Thanks to the EU, the UK's privacy law may solve the mystery of Facebook and the last US election

The EU's data-protection framework is not without its flaws, but it does allow the public to force companies like Facebook to hand over all the data they hold on you, and that means that Americans can use the law to force Facebook to reveal how the Trump campaign's targeted ads worked.

Trump employed Cambridge Analytica, a company that claims its advanced psychological profiling technologies won the election for Trump. Cambridge Analytica is majority owned by billionaire Trump supporter Robert Mercer, but as it was spun out of a UK military contractor, SCL, it still falls under UK privacy law, which embodies the EU privacy framework.

Back in January, Parsons School of Design prof David Carroll teamed up with PersonalData.io to request data from Facebook and Cambridge Analytica that they hope will reveal the way the targeted ads worked. Now, he's making progress.

As an academic, Carroll had studied advertising, data and design, but he was still shocked when Cambridge Analytica eventually sent him a “profile” that it had created about him though not the data it was created from. “It was very strange and unsettling because they had given me ‘scores’ for different issues but I had no idea what they’d based this on.” The company scored him 3/10 on “Gun Rights Importance”, 7/10 on “National Security Importance” and “unlikely” to vote Republican.

“I was perplexed by it. I started thinking, ‘Have I had conversations about gun rights on Facebook? Where are they getting this from? And what are they doing with it?’” He reported the firm to the UK Information Commissioner’s Office, which is investigating the use of data in political campaigning; he has also launched a CrowdJustice campaign and is appealing to the public to help him take the case as far as he can through the British courts.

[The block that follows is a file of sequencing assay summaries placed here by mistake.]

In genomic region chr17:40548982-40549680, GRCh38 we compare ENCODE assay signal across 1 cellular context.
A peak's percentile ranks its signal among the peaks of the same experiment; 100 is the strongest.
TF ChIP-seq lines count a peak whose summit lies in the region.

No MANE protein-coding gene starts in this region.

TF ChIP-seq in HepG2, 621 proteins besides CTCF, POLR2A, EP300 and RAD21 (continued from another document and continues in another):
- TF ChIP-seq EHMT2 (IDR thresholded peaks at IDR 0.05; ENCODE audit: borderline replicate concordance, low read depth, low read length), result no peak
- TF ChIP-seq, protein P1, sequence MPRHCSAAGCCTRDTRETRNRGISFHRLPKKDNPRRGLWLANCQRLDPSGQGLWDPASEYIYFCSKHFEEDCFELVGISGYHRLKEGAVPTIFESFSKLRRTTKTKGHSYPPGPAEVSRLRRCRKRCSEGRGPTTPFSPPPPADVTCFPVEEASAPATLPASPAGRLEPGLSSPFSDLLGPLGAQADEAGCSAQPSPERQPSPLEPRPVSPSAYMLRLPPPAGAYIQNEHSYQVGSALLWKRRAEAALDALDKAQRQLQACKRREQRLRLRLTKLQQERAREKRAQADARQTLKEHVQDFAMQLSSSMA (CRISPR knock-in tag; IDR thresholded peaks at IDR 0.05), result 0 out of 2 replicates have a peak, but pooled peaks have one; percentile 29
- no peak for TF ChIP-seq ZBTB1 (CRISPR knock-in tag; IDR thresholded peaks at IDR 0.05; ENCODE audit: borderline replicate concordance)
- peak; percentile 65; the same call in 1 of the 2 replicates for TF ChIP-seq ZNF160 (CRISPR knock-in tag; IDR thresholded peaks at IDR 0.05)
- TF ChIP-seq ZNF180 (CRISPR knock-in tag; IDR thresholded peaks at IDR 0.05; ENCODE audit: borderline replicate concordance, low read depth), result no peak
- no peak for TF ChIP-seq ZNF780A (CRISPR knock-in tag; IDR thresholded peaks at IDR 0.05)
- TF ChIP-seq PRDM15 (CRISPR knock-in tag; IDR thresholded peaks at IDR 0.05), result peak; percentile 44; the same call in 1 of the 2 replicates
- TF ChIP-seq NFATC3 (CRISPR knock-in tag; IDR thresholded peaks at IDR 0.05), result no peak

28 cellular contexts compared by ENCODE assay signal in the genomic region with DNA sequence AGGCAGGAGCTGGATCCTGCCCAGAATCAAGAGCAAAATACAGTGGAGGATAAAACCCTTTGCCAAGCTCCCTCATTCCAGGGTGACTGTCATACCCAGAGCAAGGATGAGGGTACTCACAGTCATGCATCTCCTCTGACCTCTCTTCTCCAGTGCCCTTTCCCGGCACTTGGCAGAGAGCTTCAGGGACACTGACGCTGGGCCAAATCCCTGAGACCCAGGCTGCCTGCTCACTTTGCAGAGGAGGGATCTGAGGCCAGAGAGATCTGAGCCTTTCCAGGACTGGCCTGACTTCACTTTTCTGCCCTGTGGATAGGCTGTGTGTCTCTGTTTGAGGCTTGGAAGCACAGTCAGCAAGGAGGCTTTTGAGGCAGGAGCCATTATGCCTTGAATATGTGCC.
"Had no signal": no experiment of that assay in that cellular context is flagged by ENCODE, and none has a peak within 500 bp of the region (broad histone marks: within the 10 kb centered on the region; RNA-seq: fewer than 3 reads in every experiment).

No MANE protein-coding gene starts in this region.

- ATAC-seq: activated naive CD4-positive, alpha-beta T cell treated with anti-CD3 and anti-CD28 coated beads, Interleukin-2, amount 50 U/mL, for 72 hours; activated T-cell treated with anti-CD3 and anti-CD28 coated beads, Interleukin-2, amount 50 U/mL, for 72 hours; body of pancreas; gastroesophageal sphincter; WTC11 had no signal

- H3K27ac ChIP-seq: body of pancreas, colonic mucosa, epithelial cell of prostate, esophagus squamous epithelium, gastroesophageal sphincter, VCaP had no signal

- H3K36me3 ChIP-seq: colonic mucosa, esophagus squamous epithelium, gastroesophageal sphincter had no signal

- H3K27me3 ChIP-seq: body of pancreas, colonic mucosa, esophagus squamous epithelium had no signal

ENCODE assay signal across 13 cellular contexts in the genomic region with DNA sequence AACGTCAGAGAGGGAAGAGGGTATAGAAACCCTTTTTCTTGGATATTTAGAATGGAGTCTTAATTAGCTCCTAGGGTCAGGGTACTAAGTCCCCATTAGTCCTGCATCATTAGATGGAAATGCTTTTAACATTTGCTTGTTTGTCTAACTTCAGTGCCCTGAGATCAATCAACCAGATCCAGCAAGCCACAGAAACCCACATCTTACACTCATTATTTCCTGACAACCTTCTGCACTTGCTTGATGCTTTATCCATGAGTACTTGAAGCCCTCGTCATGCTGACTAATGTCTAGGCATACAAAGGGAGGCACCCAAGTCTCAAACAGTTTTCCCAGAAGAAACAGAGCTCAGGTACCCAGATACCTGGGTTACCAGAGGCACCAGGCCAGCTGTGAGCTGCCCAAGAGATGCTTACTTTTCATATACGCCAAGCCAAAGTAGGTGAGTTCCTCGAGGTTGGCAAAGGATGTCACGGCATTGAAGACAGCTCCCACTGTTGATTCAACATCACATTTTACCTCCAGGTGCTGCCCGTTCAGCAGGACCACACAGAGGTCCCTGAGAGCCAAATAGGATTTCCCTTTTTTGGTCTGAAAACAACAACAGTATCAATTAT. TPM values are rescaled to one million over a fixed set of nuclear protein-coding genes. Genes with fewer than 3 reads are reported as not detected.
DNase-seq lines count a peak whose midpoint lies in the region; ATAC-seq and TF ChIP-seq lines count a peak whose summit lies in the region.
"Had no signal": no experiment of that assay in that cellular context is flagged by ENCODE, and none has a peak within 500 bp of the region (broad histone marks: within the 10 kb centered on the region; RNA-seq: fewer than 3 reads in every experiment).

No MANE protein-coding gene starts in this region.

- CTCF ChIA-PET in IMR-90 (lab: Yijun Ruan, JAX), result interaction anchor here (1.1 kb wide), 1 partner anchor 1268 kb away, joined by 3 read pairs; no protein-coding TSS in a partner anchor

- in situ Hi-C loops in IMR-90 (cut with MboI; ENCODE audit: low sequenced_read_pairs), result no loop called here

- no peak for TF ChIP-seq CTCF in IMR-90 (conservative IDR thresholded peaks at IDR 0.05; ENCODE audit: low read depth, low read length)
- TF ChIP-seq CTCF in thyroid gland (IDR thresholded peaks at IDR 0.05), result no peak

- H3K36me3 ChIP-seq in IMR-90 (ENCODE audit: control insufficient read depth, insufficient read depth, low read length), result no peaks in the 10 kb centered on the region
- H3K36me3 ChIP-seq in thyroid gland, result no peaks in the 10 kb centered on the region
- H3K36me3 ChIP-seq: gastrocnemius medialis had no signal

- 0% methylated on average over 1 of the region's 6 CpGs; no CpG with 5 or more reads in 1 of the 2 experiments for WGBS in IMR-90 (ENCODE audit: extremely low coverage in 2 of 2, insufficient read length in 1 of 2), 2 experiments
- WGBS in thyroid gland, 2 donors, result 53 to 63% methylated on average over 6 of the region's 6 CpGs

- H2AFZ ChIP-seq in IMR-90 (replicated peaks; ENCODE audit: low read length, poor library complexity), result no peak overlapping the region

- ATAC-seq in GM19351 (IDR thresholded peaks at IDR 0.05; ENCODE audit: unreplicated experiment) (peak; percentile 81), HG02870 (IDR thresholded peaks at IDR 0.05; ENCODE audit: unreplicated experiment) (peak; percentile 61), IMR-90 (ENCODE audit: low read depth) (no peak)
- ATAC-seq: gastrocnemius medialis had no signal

“There are so many disturbing aspects to this. One of the things that really troubles me is how the company can buy anonymous data completely legally from all these different sources, but as soon as it attaches it to voter files, you are re-identified. It means that every privacy policy we have ignored in our use of technology is a broken promise. It would be one thing if this information stayed in the US, if it was an American company and it only did voter data stuff.”

British courts may unlock secrets of how Trump campaign profiled US voters [Carole Cadwalladr/The Guardian]

(via Naked Capitalism)

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